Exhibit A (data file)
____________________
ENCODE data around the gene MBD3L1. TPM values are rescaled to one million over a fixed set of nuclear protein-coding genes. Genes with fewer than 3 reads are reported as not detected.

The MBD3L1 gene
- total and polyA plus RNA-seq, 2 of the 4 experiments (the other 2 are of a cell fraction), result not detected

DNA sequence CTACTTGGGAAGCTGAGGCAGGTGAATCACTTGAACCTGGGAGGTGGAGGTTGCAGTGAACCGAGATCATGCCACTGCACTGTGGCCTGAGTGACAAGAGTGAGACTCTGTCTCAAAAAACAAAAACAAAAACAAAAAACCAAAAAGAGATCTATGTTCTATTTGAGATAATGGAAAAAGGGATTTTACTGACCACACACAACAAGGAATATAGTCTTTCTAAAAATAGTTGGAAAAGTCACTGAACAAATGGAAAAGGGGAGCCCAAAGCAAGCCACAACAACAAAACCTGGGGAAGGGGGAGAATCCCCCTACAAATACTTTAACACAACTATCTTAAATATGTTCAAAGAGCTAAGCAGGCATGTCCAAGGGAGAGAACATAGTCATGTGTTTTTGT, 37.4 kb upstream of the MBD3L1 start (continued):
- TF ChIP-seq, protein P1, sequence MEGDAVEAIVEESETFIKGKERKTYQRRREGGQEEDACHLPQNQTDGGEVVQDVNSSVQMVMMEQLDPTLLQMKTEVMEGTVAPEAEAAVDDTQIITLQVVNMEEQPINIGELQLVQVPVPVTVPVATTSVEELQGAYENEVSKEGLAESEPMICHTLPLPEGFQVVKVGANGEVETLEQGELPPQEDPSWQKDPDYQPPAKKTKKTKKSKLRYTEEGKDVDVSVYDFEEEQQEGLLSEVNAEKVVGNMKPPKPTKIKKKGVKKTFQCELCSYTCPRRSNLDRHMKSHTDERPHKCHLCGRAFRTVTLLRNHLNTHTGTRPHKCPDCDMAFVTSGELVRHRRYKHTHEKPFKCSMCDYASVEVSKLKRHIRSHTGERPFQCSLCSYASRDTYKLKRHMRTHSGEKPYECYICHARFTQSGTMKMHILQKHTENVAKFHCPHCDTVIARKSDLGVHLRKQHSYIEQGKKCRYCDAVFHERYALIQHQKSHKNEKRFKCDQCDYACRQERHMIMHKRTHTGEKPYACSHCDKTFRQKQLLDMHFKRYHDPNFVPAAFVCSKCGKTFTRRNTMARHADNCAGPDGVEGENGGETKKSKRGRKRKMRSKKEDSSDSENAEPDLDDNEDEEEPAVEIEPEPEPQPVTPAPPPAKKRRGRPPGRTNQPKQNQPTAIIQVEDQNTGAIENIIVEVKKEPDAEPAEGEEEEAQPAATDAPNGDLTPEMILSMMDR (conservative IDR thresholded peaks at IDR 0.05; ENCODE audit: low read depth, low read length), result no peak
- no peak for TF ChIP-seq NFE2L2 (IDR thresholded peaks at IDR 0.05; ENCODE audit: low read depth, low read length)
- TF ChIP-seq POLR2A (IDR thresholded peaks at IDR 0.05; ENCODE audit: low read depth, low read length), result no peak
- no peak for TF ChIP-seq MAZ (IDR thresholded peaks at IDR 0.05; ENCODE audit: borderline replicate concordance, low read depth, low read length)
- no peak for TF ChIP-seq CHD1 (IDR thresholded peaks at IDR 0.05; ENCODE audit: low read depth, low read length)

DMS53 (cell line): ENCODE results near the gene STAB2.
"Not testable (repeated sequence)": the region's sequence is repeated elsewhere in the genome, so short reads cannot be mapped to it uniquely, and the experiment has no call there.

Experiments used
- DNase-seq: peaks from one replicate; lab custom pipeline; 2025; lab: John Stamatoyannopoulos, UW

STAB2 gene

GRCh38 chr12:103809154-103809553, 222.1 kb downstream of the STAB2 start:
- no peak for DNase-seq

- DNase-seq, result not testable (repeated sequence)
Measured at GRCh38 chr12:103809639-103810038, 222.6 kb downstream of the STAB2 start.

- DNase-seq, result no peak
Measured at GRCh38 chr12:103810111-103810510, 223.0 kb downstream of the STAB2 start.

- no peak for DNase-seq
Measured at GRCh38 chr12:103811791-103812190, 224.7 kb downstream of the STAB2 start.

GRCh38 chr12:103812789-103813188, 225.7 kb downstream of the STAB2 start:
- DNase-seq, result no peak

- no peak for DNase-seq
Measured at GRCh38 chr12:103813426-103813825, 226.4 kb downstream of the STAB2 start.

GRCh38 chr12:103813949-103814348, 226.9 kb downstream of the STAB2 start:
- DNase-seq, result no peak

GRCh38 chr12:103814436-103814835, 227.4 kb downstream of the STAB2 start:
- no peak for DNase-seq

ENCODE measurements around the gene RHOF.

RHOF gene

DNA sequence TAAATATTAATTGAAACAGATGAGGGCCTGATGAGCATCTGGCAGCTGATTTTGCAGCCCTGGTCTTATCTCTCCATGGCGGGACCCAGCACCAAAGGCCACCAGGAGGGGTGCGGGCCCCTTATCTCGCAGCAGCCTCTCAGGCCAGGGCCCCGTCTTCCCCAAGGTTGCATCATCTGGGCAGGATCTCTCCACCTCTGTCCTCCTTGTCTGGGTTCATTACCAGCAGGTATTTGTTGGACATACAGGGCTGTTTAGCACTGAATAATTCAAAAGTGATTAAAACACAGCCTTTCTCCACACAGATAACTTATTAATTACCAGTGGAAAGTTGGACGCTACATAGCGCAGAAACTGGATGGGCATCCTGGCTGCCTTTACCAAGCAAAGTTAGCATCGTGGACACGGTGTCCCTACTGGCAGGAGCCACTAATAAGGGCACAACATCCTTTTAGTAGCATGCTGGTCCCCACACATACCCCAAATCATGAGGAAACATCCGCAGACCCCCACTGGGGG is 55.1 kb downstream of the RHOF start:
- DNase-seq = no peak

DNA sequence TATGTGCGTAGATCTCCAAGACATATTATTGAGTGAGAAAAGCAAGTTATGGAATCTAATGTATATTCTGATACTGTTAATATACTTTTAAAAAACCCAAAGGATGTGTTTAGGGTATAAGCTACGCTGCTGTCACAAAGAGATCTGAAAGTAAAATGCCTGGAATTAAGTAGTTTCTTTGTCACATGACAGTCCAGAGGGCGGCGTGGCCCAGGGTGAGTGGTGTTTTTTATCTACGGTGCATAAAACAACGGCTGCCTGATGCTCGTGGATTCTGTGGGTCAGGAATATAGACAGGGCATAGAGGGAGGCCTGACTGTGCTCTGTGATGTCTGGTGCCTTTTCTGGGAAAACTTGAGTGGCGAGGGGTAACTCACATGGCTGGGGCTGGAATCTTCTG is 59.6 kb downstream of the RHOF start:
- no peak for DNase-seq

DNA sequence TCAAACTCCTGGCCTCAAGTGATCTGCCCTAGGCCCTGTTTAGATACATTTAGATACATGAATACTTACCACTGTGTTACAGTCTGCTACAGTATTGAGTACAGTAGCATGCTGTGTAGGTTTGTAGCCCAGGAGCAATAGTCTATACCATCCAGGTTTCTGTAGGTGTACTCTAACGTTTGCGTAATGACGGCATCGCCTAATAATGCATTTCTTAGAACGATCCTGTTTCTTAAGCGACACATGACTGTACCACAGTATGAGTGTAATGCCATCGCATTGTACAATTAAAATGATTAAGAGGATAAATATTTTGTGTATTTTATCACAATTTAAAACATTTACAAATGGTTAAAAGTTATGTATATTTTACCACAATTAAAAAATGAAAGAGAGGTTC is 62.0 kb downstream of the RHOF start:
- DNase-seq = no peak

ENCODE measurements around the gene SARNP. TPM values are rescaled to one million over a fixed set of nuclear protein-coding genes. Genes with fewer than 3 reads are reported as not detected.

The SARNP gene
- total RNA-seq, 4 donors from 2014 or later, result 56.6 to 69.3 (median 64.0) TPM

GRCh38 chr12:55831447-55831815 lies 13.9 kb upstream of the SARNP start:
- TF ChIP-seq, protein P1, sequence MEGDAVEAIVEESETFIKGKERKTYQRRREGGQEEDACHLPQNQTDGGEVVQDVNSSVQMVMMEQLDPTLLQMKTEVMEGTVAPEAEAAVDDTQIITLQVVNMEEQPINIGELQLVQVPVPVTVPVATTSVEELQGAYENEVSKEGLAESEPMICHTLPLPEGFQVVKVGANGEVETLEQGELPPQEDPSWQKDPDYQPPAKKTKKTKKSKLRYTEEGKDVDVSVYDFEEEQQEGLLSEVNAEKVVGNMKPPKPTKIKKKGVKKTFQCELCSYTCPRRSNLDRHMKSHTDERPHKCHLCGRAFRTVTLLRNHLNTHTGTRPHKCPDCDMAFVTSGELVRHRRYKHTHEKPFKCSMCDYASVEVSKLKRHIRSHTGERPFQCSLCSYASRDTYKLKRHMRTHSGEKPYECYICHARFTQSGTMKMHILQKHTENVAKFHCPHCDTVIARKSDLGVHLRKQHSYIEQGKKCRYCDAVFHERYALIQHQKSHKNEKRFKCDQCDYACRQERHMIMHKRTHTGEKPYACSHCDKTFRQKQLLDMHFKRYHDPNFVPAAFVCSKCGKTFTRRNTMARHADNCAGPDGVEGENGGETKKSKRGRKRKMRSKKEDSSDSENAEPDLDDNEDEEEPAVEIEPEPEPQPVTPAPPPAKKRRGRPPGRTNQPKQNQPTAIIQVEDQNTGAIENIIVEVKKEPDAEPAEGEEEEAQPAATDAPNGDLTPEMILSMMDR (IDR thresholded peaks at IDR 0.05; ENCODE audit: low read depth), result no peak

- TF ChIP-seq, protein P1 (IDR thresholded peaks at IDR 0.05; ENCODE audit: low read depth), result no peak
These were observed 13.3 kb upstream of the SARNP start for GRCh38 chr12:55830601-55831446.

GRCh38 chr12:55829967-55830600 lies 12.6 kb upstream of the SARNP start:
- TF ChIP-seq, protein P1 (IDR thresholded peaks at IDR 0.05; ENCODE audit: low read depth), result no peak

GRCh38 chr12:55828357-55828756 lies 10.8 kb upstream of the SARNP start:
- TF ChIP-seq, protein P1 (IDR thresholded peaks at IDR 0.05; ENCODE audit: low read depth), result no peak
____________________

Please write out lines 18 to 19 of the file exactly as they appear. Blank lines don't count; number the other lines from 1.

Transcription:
Measured at GRCh38 chr12:103809639-103810038, 222.6 kb downstream of the STAB2 start.

- DNase-seq, result no peak